Review of Endgame Virtuoso Magnus Carlsen by Tibor Karolyi

Endgame Virtuoso Magnus Carlsen by Tibor Karolyi; New in Chess 2018 272pp

Hungarian IM Tibor Karolyi has proven himself to be one of the better chess authors out there today.  Not only is he prolific, producing several volumes a year, but he is also instructive and thorough.  There is nothing in his books that screams “potboiler” – unlike so many other prolific authors through the history of chess.

But when I saw the title of his new book I thought “Wait, what’s going on here?”  After all, Magnus is still in his prime.  Isn’t it a little early to be comparing him to someone like Karpov?  (A few years back Karolyi wrote Endgame Virtuoso Anatoly Karpov.)

However, my “fears” were quickly allayed when IM Karolyi made reference to that fact in the Introduction.

While it’s true that the Magnus of today will likely be eclipsed by the Magnus of whenever he decides to stop playing it’s also true that while it may be a bit early to consider him the greatest of all time, it’s certainly an undeniable fact that Magnus is the greatest active player in the world right now.

Anyone who closely follows modern chess understands that the higher up the food chain you go the more important endgame knowledge becomes.  After all, while at the club level it’s common to see a game decided when one player or the other hangs a piece, at the Super GM level that just doesn’t happen too often.  Therefore endgame play is often the decider.

This endgame book does not set out to teach the reader anything about theoretical endgames, which of course are the foundation of endgame knowledge.  However, it serves one very important purpose which in my opinion is a close second to theoretical knowledge when it comes to becoming a strong endgame player.  It shows the concepts of schematic thinking.

Schematic thinking is the skill of being able to conceptualize a position and understand that “If piece X were on Y square this would be a win/draw for me.”  While during the middle game precise calculation often rules the day, in the endgame a lot of precise calculation is preceded by schematic thinking.

The book is broken down into five chapters.  They are

  1. The junior years
  2. The young superstar rises to the top
  3. The world-class player
  4. World number one
  5. The World Champion

The chapters are broken out by year, and a couple of neat features of the book are that starting in 2000 at the end of the year Carlsen’s main results are listed and starting in 2001 his strength is given in the form of rating and world ranking.

As for the positions themselves, the majority of the notes are verbal in nature.

Let’s take a look at a position from Chapter Two.  The analysis is an example of what is contained in the book.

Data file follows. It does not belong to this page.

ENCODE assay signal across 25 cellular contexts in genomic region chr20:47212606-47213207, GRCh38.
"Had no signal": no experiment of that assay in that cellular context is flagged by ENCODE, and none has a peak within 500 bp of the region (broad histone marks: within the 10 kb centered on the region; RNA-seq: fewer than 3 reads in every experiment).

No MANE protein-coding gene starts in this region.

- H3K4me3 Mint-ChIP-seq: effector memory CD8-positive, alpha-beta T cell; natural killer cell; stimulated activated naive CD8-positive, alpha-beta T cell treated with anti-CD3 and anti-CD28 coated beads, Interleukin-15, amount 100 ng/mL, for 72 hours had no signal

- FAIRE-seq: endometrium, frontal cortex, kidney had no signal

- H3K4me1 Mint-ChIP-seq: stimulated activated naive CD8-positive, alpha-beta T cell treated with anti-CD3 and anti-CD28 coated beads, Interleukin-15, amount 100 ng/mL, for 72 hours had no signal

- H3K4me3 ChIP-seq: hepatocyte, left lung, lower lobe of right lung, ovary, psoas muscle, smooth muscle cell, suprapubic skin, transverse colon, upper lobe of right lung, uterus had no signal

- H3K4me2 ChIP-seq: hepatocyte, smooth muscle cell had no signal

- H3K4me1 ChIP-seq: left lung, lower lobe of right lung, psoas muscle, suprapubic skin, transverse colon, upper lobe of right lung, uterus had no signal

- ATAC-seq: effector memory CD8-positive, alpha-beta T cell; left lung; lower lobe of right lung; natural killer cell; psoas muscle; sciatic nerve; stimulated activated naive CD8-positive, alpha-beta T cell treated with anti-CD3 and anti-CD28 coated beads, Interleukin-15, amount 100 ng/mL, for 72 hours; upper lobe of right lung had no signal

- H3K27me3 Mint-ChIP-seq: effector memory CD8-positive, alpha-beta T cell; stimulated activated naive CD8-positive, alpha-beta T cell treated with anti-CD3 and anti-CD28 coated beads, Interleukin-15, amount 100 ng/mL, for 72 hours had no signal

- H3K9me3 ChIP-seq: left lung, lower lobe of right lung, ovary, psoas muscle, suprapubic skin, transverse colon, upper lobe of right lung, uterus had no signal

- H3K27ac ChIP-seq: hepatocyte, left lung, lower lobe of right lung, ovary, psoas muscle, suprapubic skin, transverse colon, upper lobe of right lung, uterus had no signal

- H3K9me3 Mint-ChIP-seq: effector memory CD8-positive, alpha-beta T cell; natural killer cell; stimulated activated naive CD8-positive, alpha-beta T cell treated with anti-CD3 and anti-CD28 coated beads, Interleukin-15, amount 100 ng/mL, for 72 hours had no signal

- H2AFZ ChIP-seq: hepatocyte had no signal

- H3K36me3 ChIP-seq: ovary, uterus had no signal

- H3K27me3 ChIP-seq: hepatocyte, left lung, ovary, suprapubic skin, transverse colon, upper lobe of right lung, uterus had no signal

“19.Rac1

Occupying the c-file is natural and strong.

19…Ra7

Vescovi’s approach of not doing anything with his pawn structure is wrong.  He should have played 19…f6! 20.exf6+ Kd6 when Black would be only slightly worse.

20.b4 Bb7?!

Developing the bishop to b7 does not go well with the rook on a7.  After 20…Nb8 21.Nc5 Bd7 White’s advantage would be smaller than in the game.”

The remainder of the game takes another page or so.  I just wanted to give an example of what the reader can expect.

This isn’t to say that the analysis isn’t in depth at times.  When it needs to be, it is.  There are times when the better part of an entire column is dedicated to the dense analysis of a single position.  However, the main focus of this book is to walk the reader through the thought process of the decision making, rather than simply dense, comparative analysis.

In fact, one of the issues I have taken with many books in the past is when they overly rely on dense analysis with no verbal explanation of the different lines.  That tends to be too difficult for many (most?) club players to follow.  With some verbal explanation combined with analysis I think that most players, down to even 1200-1300 can follow along well enough and get use out of the book.  So kudos to IM Karolyi for focusing on this aspect.

As for the quality of the book itself…I think that New in Chess did a wonderful job.  The spine is soft and so the book lays flat rather easily which is very important for ease of reading.  As that is not always the case for books released by NiC I certainly hope that this is the start of a new trend!

I think that this book would be useful to just about any chess player.  If you are serious about improving, then this book is an excellent way to better your endgame skills.  If you are simply a fan of Magnus Carlsen or of well played chess, then this book is also for you!

I highly recommend this book to anyone and everyone.

Til Next Time,

Chris Wainscott

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